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The Day of the Righteous: a universal response to hate and anti-Semitism

by Gabriele Nissim

Bronislaw Geremek

Bronislaw Geremek

I am a Jew. When I see the new anti-Semitic climate that people are breathing in France, I feel a sense of anguish. When I see the attacks against Zionism and I hear that the only state in the world that would have no right to exist for original guilt would be that of Israel, I get goosebumps. It would not occur to anyone to demand the destruction of Russia when communism was there, as Alain Finkielkraut wrote, and even today, when we recall the rights denied to Iran or Saudi Arabia or the very crimes of Assad in Syria, nobody would question the legitimacy of those states.

How can we respond to such a degeneration? There are two theories. The first one, more emotional, suggests people to close up and defend their own identity, at all costs. Separating ourselves from others in order to resist better. The latter, instead, is to become an active part of a wider resistance to defend human dignity against the climate of hate and intolerance generated, also in good faith, by the streams of populism and nationalism that agitated not only Europe.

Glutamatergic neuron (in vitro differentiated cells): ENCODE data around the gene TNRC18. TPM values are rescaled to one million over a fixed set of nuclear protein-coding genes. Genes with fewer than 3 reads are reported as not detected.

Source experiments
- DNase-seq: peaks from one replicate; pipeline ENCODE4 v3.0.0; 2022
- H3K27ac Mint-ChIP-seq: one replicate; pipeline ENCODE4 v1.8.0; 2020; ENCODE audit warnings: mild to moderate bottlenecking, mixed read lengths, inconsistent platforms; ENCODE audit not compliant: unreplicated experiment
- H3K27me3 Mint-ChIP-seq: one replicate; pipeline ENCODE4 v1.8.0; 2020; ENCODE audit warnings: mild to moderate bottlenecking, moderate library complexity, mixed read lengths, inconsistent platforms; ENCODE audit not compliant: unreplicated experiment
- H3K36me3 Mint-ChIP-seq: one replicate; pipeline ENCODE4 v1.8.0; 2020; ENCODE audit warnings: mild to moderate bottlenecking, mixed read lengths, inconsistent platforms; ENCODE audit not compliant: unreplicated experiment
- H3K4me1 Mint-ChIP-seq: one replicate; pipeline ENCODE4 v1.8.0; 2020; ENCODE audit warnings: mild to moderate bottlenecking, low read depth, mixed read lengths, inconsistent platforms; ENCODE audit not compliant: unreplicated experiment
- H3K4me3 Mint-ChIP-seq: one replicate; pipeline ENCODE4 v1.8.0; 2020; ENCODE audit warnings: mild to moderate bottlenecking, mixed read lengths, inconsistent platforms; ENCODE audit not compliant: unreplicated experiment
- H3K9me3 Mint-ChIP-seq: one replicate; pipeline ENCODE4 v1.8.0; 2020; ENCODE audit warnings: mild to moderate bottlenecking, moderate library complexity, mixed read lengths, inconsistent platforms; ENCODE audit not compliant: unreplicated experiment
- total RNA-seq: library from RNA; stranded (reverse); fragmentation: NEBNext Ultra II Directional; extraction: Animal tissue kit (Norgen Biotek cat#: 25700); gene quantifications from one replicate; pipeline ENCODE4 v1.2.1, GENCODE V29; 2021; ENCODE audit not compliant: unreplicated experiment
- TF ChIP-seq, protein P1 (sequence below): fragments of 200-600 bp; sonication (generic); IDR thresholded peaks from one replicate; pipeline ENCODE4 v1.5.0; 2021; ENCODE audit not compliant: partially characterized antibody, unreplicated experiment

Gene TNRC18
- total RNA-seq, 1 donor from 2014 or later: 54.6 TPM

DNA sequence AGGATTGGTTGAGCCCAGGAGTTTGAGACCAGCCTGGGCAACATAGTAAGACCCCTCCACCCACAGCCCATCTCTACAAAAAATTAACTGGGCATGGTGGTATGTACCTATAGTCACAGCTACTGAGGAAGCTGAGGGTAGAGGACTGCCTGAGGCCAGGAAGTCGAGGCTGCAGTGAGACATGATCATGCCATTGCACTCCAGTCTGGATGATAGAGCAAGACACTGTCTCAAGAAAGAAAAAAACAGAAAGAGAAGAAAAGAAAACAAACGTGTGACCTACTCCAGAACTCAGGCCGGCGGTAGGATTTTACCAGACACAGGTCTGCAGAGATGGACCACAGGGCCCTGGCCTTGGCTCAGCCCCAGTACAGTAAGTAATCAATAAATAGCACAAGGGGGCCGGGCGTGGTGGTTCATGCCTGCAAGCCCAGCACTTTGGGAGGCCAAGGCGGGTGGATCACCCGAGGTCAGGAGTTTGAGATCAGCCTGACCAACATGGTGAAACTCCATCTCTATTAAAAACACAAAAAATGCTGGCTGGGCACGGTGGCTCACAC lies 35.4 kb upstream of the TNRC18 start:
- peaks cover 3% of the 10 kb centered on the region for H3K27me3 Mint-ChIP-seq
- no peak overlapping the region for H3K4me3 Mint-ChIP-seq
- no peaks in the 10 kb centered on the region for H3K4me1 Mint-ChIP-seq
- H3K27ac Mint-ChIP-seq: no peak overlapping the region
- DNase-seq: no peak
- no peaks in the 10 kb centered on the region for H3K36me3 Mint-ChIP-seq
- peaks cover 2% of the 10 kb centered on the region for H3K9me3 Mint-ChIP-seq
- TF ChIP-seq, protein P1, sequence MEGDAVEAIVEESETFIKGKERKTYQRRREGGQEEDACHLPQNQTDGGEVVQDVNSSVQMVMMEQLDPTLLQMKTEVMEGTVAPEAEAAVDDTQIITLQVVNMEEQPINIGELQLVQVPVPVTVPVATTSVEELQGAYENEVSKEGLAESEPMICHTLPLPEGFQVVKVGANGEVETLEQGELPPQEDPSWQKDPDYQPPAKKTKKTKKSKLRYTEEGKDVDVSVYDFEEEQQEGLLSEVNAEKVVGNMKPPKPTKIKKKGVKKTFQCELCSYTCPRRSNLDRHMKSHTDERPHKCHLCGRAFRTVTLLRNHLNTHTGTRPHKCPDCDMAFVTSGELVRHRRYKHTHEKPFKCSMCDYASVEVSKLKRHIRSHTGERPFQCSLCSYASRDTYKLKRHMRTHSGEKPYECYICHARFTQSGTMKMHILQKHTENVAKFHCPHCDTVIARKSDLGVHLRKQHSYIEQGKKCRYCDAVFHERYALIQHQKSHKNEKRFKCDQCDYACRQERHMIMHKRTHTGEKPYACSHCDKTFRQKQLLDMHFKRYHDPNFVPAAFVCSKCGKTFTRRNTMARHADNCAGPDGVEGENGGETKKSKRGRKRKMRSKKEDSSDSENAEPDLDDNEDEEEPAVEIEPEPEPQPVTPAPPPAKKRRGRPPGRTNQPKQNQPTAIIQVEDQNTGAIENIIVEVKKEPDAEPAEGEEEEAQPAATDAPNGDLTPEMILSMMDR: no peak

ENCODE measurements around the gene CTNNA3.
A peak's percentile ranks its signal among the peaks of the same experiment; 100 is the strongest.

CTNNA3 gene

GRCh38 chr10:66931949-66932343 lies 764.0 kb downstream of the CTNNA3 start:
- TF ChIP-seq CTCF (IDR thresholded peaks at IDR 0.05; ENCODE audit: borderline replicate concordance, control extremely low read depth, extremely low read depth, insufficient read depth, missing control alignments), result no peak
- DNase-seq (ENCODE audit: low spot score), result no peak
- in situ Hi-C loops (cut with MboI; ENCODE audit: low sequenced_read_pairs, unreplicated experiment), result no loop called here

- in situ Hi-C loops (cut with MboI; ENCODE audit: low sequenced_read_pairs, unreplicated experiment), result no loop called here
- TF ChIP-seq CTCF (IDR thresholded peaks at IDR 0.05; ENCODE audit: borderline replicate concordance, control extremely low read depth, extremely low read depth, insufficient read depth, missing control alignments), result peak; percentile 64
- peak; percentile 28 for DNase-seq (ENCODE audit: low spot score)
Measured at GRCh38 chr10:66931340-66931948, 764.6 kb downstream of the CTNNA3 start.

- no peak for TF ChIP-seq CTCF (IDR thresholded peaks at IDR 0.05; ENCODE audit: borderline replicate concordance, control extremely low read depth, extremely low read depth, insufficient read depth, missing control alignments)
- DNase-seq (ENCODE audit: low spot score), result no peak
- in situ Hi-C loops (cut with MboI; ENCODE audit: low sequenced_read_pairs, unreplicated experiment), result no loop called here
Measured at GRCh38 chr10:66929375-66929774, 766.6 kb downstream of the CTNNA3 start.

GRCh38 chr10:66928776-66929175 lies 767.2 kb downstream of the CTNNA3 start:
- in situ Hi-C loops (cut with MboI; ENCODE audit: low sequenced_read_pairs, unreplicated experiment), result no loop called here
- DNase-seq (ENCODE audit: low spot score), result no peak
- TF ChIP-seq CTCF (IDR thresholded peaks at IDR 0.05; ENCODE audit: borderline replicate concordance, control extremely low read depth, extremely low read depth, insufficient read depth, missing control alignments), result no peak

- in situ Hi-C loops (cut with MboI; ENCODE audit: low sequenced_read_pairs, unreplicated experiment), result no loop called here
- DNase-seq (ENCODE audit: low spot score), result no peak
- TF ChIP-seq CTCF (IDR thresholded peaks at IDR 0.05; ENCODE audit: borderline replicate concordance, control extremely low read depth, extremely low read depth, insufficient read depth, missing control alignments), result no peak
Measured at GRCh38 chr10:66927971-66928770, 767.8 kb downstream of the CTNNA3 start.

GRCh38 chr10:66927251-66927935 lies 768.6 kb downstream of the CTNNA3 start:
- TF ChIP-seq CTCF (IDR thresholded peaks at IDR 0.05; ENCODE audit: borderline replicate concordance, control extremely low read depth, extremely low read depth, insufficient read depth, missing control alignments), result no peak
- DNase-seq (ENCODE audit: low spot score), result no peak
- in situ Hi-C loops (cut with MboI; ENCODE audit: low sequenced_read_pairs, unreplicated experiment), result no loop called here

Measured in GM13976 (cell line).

The lesson from the past teaches us that every time we see resurface on the public stage movements that appeal to the defence of a nation, ethnic group, or also a religion against an alleged external contamination (such as the case of those who air the danger of migrants for the European culture), the Jews are more or less directly questioned as representatives of a dangerous cosmopolitism.

What has recently happened in Hungary and Poland urges us to deep thoughts.
In order to make this culture of closure pass, to counter one’s own nation against an idea of open and united Europe, these ideologies use the Jews as scapegoats, as it happened with George Soros and his University of Budapest or the Polish liberal circles close to Adam Michnik and his newspaper Gazeta Wyborcza. The very fundamentalist terrorism, when it hit the European cities, always targeted Jewish places in Paris as in Brussels, in order to point to Zionism as a negative bond in the Western world.